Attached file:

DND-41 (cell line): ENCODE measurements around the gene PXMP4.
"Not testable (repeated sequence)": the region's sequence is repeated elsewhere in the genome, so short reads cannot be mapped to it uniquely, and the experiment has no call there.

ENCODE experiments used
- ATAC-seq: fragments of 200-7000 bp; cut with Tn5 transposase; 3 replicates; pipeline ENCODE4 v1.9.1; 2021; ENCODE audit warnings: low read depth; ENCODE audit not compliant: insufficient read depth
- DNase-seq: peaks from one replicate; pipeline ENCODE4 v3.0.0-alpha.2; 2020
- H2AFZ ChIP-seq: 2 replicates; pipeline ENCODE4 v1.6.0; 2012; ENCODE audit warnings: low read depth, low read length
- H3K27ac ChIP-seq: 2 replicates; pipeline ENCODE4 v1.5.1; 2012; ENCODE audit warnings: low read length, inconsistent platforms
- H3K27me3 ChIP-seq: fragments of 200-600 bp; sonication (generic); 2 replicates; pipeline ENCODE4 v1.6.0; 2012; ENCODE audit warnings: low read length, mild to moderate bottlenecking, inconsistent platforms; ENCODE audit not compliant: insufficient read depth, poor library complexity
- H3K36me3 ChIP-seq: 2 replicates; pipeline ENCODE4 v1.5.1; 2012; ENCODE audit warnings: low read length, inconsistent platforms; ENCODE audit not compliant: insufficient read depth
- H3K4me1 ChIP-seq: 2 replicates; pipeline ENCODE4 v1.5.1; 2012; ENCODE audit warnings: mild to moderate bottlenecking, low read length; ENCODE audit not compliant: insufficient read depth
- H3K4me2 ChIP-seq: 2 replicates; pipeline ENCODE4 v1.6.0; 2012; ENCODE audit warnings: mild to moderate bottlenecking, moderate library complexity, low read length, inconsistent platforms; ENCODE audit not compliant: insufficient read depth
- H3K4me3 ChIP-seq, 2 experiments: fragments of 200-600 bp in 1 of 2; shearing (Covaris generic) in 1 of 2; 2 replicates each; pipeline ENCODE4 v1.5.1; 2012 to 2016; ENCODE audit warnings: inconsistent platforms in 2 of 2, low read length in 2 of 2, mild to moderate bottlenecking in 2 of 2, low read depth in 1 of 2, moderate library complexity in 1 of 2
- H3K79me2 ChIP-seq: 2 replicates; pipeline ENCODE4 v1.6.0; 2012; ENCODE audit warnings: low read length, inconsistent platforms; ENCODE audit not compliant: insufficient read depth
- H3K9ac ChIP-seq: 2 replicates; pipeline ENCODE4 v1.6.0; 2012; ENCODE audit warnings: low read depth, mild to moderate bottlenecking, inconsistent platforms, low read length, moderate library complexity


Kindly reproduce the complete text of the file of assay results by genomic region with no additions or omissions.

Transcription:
DND-41 (cell line): ENCODE measurements around the gene PXMP4.
"Not testable (repeated sequence)": the region's sequence is repeated elsewhere in the genome, so short reads cannot be mapped to it uniquely, and the experiment has no call there.

ENCODE experiments used
- ATAC-seq: fragments of 200-7000 bp; cut with Tn5 transposase; 3 replicates; pipeline ENCODE4 v1.9.1; 2021; ENCODE audit warnings: low read depth; ENCODE audit not compliant: insufficient read depth
- DNase-seq: peaks from one replicate; pipeline ENCODE4 v3.0.0-alpha.2; 2020
- H2AFZ ChIP-seq: 2 replicates; pipeline ENCODE4 v1.6.0; 2012; ENCODE audit warnings: low read depth, low read length
- H3K27ac ChIP-seq: 2 replicates; pipeline ENCODE4 v1.5.1; 2012; ENCODE audit warnings: low read length, inconsistent platforms
- H3K27me3 ChIP-seq: fragments of 200-600 bp; sonication (generic); 2 replicates; pipeline ENCODE4 v1.6.0; 2012; ENCODE audit warnings: low read length, mild to moderate bottlenecking, inconsistent platforms; ENCODE audit not compliant: insufficient read depth, poor library complexity
- H3K36me3 ChIP-seq: 2 replicates; pipeline ENCODE4 v1.5.1; 2012; ENCODE audit warnings: low read length, inconsistent platforms; ENCODE audit not compliant: insufficient read depth
- H3K4me1 ChIP-seq: 2 replicates; pipeline ENCODE4 v1.5.1; 2012; ENCODE audit warnings: mild to moderate bottlenecking, low read length; ENCODE audit not compliant: insufficient read depth
- H3K4me2 ChIP-seq: 2 replicates; pipeline ENCODE4 v1.6.0; 2012; ENCODE audit warnings: mild to moderate bottlenecking, moderate library complexity, low read length, inconsistent platforms; ENCODE audit not compliant: insufficient read depth
- H3K4me3 ChIP-seq, 2 experiments: fragments of 200-600 bp in 1 of 2; shearing (Covaris generic) in 1 of 2; 2 replicates each; pipeline ENCODE4 v1.5.1; 2012 to 2016; ENCODE audit warnings: inconsistent platforms in 2 of 2, low read length in 2 of 2, mild to moderate bottlenecking in 2 of 2, low read depth in 1 of 2, moderate library complexity in 1 of 2
- H3K79me2 ChIP-seq: 2 replicates; pipeline ENCODE4 v1.6.0; 2012; ENCODE audit warnings: low read length, inconsistent platforms; ENCODE audit not compliant: insufficient read depth
- H3K9ac ChIP-seq: 2 replicates; pipeline ENCODE4 v1.6.0; 2012; ENCODE audit warnings: low read depth, mild to moderate bottlenecking, inconsistent platforms, low read length, moderate library complexity